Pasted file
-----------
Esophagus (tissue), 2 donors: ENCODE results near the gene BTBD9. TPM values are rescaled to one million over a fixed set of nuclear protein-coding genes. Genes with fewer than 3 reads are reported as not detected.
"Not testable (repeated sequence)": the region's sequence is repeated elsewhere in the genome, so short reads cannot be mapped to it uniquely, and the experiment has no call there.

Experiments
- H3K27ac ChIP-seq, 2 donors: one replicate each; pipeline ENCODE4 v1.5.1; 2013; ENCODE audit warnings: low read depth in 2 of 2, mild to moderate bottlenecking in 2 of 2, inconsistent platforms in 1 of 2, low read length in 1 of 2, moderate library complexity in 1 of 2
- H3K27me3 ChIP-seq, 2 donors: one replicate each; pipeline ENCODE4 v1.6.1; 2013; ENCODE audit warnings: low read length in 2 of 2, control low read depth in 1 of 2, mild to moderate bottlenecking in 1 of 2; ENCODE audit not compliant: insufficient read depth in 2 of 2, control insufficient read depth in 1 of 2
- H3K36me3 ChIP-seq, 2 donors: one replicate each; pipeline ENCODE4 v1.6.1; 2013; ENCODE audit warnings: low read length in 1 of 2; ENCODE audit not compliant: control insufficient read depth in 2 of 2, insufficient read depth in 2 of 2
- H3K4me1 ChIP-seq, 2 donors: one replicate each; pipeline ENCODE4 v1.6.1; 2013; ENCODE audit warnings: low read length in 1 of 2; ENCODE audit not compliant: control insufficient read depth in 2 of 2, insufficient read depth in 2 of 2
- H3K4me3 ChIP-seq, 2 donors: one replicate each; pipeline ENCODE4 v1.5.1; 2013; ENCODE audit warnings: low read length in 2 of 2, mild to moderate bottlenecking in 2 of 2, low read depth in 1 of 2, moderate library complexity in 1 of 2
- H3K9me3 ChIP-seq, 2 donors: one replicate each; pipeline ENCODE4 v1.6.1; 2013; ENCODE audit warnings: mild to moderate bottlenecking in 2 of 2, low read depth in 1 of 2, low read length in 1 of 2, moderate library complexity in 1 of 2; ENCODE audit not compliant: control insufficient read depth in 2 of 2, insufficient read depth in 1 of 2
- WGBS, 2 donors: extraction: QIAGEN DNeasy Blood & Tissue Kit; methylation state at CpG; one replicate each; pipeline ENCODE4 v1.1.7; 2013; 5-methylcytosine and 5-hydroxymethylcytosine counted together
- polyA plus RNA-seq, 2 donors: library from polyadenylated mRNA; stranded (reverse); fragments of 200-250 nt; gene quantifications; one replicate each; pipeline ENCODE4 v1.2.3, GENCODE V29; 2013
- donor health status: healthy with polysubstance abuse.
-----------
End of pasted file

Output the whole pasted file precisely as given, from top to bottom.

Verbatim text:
Esophagus (tissue), 2 donors: ENCODE results near the gene BTBD9. TPM values are rescaled to one million over a fixed set of nuclear protein-coding genes. Genes with fewer than 3 reads are reported as not detected.
"Not testable (repeated sequence)": the region's sequence is repeated elsewhere in the genome, so short reads cannot be mapped to it uniquely, and the experiment has no call there.

Experiments
- H3K27ac ChIP-seq, 2 donors: one replicate each; pipeline ENCODE4 v1.5.1; 2013; ENCODE audit warnings: low read depth in 2 of 2, mild to moderate bottlenecking in 2 of 2, inconsistent platforms in 1 of 2, low read length in 1 of 2, moderate library complexity in 1 of 2
- H3K27me3 ChIP-seq, 2 donors: one replicate each; pipeline ENCODE4 v1.6.1; 2013; ENCODE audit warnings: low read length in 2 of 2, control low read depth in 1 of 2, mild to moderate bottlenecking in 1 of 2; ENCODE audit not compliant: insufficient read depth in 2 of 2, control insufficient read depth in 1 of 2
- H3K36me3 ChIP-seq, 2 donors: one replicate each; pipeline ENCODE4 v1.6.1; 2013; ENCODE audit warnings: low read length in 1 of 2; ENCODE audit not compliant: control insufficient read depth in 2 of 2, insufficient read depth in 2 of 2
- H3K4me1 ChIP-seq, 2 donors: one replicate each; pipeline ENCODE4 v1.6.1; 2013; ENCODE audit warnings: low read length in 1 of 2; ENCODE audit not compliant: control insufficient read depth in 2 of 2, insufficient read depth in 2 of 2
- H3K4me3 ChIP-seq, 2 donors: one replicate each; pipeline ENCODE4 v1.5.1; 2013; ENCODE audit warnings: low read length in 2 of 2, mild to moderate bottlenecking in 2 of 2, low read depth in 1 of 2, moderate library complexity in 1 of 2
- H3K9me3 ChIP-seq, 2 donors: one replicate each; pipeline ENCODE4 v1.6.1; 2013; ENCODE audit warnings: mild to moderate bottlenecking in 2 of 2, low read depth in 1 of 2, low read length in 1 of 2, moderate library complexity in 1 of 2; ENCODE audit not compliant: control insufficient read depth in 2 of 2, insufficient read depth in 1 of 2
- WGBS, 2 donors: extraction: QIAGEN DNeasy Blood & Tissue Kit; methylation state at CpG; one replicate each; pipeline ENCODE4 v1.1.7; 2013; 5-methylcytosine and 5-hydroxymethylcytosine counted together
- polyA plus RNA-seq, 2 donors: library from polyadenylated mRNA; stranded (reverse); fragments of 200-250 nt; gene quantifications; one replicate each; pipeline ENCODE4 v1.2.3, GENCODE V29; 2013
- donor health status: healthy with polysubstance abuse.